Design discussion for atomic primops to land in 7.8

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Design discussion for atomic primops to land in 7.8

Ryan Newton
There's a ticket that describes the design here:
    http://ghc.haskell.org/trac/ghc/ticket/8157#comment:1
It is a fairly simple extension of the casMutVar# that has been in since
7.2.  The implementation is on the `atomics` branch currently.

Feel free to add your views either here or on that task's comments.

One example of an alternative design would be Carter's proposal to expose
something closer to the full LLVM concurrency
ops<http://llvm.org/docs/Atomics.html>
:

Schonwald <carter.schonwald at gmail.com> wrote:

> i'm kinda thinking that we should do the analogue of exposing all the
> different memory model level choices (because its not that hard to add
> that), and when the person building it has an old version of GCC, it falls
> back to the legacy atomic operations?
>
> This also gives a nice path to how to upgrade to the inline asm approach.
>

These LLVM ops include many parameterized configurations of loads, stores,
cmpxchg, atomicrmw and barriers.  In fact, it implements much more than is
natively supported in most hardware, but it provides a uniform abstraction.

My original thought was that any kind of abstraction like that would be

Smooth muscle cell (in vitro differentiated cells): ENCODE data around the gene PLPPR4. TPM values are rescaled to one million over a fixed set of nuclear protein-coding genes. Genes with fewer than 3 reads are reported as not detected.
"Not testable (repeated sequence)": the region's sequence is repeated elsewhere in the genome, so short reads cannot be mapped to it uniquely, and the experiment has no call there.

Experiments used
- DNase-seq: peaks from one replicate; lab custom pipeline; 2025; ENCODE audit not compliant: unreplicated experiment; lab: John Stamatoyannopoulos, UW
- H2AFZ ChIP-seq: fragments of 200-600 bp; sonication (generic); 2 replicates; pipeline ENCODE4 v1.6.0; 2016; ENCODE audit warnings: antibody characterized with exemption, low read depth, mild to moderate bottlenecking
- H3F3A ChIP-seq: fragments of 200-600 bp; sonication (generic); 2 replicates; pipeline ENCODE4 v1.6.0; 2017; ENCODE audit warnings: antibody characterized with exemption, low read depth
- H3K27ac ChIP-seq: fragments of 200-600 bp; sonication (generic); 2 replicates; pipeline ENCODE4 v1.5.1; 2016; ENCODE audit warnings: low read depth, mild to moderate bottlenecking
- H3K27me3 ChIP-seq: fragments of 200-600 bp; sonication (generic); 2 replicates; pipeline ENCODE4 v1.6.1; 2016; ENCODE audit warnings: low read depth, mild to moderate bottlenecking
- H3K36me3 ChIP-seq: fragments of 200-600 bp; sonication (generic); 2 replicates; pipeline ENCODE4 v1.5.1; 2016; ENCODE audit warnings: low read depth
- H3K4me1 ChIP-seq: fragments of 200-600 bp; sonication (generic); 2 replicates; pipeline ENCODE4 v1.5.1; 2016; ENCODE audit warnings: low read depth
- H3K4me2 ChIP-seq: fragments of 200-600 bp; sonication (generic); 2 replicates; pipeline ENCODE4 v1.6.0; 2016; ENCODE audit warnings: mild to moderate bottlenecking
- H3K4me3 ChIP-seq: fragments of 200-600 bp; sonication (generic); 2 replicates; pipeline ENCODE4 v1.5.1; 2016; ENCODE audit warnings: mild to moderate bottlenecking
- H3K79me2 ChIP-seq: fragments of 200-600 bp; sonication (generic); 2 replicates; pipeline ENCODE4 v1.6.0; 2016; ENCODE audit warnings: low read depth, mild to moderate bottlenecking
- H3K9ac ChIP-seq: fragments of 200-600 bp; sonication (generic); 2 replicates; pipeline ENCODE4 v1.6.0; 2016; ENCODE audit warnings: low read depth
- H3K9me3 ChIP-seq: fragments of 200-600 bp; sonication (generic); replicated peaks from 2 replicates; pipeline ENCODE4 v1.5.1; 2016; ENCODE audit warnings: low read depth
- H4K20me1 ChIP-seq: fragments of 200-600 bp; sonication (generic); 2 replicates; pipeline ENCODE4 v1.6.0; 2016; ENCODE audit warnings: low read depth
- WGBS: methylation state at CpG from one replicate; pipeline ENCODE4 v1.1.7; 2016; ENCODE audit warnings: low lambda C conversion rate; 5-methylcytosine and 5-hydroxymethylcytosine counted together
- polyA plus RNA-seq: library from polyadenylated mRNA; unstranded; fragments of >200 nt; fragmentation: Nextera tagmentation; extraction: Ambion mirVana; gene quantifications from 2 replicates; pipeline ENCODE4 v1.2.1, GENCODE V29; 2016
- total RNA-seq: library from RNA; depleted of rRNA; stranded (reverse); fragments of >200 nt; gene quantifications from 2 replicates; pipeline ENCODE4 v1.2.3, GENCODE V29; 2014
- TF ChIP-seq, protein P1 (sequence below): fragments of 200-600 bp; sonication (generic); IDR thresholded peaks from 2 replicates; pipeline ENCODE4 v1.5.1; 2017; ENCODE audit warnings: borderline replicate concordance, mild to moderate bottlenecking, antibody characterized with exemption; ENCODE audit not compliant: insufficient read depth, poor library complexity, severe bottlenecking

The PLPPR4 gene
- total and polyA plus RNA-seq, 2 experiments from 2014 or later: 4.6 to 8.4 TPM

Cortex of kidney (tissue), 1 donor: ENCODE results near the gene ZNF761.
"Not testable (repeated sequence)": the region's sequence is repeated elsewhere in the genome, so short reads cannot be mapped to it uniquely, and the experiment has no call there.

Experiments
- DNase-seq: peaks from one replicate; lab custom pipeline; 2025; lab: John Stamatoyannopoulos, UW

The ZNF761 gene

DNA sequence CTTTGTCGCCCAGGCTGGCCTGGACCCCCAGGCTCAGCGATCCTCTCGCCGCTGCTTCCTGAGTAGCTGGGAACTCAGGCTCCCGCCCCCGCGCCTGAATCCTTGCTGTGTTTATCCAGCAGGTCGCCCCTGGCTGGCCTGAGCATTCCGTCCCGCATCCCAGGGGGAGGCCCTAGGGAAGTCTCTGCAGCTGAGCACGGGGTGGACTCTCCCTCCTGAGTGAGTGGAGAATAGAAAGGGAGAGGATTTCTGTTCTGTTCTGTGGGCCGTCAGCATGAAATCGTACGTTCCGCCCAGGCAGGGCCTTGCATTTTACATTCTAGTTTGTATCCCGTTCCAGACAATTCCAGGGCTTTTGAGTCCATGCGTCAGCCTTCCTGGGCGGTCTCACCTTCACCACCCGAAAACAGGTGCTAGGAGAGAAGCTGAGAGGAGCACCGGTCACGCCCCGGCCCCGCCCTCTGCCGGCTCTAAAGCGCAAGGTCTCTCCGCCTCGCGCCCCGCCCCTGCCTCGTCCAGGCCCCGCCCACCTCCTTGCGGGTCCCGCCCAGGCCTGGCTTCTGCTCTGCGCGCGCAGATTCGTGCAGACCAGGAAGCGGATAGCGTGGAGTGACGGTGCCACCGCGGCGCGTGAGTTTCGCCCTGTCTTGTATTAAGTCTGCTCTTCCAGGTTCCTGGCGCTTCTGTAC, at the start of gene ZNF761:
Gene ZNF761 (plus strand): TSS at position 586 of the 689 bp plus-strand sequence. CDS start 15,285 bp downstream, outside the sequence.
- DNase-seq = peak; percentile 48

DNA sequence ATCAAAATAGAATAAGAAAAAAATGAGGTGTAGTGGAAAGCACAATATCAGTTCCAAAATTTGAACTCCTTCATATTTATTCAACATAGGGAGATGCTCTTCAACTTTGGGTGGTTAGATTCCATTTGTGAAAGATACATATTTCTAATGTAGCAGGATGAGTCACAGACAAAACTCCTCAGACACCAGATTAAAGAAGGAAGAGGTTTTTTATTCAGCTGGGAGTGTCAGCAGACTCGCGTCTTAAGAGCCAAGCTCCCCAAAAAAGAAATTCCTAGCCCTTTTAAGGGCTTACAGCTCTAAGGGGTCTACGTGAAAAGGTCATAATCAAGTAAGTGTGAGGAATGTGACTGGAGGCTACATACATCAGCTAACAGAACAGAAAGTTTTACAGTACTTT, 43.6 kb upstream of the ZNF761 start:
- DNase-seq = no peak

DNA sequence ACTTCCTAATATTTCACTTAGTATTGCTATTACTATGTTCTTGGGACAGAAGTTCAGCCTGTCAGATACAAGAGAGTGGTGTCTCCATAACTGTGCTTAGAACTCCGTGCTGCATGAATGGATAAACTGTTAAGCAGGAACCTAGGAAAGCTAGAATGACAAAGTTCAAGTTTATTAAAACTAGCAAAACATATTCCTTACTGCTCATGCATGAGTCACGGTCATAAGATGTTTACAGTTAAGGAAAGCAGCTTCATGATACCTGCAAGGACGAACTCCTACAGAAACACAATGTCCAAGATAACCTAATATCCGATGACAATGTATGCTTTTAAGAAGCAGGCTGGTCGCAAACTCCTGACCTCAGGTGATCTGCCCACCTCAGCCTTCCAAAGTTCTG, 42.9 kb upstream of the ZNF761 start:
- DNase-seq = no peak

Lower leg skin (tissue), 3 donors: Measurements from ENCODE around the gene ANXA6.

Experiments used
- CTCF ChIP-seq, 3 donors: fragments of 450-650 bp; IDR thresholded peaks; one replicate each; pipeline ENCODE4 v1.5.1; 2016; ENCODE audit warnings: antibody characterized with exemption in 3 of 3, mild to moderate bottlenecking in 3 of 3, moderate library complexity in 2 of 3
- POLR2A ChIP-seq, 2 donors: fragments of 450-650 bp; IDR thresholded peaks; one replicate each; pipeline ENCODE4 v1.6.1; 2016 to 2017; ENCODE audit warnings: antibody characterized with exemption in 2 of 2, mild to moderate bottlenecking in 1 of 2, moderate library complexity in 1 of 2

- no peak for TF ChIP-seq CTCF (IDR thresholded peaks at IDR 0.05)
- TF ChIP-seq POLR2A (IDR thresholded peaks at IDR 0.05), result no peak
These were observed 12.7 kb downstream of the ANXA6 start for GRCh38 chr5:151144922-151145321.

built and maintained as a Haskell library, and only the most rudimentary
operations (required to get access to process features) would be exposed as
primops.  Let's call this the "small" set of concurrent ops.

If we want the "big set" I think we're doomed to *reproduce* the logic that
maps LLVM concurrency abstractions onto machine ops irrespective of whether
those abstractions are implemented as Haskell functions or as primops:

   - If the former, then the Haskell library must map the full set of ops
   to the reduced small set (just like LLVM does internally)
   - If we instead have a large set of LLVM-isomorphic primops.... then to
   support the same primops *in the native code backend *will, again,
   require reimplementing all configurations of all operations.

Unless... we want to make concurrency ops something that require the LLVM
backend?

Right now there is not a *performance* disadvantage to supporting a smaller